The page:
Dutch Galleons

The Renaissance begins, according to most authors, in Italy, notably in Florence and Venice. In particular because the wealth of generous and enlightened merchants and Condotierres, bringing patronage to artists that took their inspiration and "rediscovered" classical antiquity. Called locally Rinascimento, it originated from the Trecento from the fourteenth century and gained the rest of Europe in the sixteenth century. Many date it from the fall of Constantinople in 1453, but ended at an unspecified time, some speaking of the death of Charles V in 1558. But it is especially a period marked by the great naval discoveries, maps creations, gunpowder, rudder and compass, and it is also the constitution great merchant and military empires.

On the purely naval side, we note the emergence of an emblematic vessel of that era, both building trade and war faster, the Galleon. It does not, strictly speaking, replace the Carrack, which is maintained at its side until the end of the sixteenth century. Carracks and galleons will be instruments of exploration and wealth for the Portuguese, the Spaniards and then the Dutch. This chapter also includes a transition ship of the modern age, which is no longer of the Renaissance, but classified here for convenience: The ship-of-the-line, ma-o-war, a truly military tallship and logical evolution of the Galleon. It was born at the beginning of the XVIIth century, and evolved constantly to find its culmination around 1840.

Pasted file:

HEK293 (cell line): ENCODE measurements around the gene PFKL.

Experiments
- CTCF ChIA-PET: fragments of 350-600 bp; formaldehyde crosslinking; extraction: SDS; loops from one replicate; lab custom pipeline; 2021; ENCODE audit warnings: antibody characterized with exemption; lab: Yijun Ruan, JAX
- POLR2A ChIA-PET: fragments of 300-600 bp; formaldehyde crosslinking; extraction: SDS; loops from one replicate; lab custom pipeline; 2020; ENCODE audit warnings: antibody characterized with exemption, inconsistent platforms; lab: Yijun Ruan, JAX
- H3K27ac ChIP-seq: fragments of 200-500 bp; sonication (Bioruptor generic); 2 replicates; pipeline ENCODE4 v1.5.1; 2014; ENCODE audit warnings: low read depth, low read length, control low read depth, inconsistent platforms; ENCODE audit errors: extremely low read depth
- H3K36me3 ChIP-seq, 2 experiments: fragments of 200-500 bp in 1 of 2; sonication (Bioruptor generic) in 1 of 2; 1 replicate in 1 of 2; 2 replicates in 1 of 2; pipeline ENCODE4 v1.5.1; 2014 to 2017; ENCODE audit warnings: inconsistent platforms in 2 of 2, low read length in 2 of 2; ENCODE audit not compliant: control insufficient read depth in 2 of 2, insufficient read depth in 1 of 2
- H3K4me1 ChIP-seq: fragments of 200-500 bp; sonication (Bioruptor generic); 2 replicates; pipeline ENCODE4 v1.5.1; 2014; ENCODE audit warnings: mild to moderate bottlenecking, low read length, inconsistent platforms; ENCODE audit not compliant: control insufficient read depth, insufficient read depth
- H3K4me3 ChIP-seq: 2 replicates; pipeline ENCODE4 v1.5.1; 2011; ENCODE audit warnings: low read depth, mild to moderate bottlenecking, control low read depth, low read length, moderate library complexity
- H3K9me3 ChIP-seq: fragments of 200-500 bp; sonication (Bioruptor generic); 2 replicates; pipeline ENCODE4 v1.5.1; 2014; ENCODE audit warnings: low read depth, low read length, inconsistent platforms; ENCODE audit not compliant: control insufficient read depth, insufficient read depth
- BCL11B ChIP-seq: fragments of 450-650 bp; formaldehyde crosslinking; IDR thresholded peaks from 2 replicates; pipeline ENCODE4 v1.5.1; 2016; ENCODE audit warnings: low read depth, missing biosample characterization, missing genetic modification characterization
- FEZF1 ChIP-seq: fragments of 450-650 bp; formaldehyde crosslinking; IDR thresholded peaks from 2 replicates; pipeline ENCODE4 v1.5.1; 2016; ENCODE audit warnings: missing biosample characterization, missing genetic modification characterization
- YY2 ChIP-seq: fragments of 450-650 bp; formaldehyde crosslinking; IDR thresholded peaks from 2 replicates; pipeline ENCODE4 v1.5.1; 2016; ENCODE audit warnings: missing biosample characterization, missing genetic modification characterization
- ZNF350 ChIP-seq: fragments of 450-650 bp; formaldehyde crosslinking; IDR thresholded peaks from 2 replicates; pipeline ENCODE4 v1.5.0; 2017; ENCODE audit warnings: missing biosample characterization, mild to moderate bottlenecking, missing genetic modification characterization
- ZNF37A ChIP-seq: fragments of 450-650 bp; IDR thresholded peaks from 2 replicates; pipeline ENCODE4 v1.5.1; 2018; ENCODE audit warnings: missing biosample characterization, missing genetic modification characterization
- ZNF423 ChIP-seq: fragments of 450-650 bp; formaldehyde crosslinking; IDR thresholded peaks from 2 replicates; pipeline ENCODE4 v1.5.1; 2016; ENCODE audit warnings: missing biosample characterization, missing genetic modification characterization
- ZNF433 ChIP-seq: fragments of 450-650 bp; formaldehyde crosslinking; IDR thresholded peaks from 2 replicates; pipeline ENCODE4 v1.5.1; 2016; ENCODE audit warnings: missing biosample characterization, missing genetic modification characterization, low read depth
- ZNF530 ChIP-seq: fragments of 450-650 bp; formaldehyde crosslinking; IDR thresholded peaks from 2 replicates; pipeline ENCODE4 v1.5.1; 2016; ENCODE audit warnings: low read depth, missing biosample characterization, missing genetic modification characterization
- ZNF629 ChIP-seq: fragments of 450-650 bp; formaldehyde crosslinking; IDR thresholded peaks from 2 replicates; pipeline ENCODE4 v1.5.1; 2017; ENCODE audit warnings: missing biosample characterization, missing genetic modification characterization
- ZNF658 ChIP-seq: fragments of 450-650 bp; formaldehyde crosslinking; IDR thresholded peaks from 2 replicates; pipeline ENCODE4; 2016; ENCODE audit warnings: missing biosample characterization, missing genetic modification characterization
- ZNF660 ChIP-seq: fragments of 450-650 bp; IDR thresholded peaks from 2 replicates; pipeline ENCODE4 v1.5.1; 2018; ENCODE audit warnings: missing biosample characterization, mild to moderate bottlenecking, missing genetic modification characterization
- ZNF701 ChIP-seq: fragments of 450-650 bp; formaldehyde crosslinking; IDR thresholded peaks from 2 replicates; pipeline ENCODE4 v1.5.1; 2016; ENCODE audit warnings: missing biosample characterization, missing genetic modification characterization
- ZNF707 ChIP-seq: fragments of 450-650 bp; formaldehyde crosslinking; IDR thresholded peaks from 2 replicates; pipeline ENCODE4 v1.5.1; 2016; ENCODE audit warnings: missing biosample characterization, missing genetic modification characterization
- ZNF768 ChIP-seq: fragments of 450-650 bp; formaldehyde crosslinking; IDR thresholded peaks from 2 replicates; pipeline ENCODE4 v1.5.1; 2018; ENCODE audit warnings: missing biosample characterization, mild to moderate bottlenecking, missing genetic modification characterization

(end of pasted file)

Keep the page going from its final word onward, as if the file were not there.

ancre Eastern ships :

ancre Carracks :

ancre Galères, Galéasses et Galées :

ancre Misc. (XVIe):

ancre Ships-of-the-line (XVIIe):

ancre Galleons :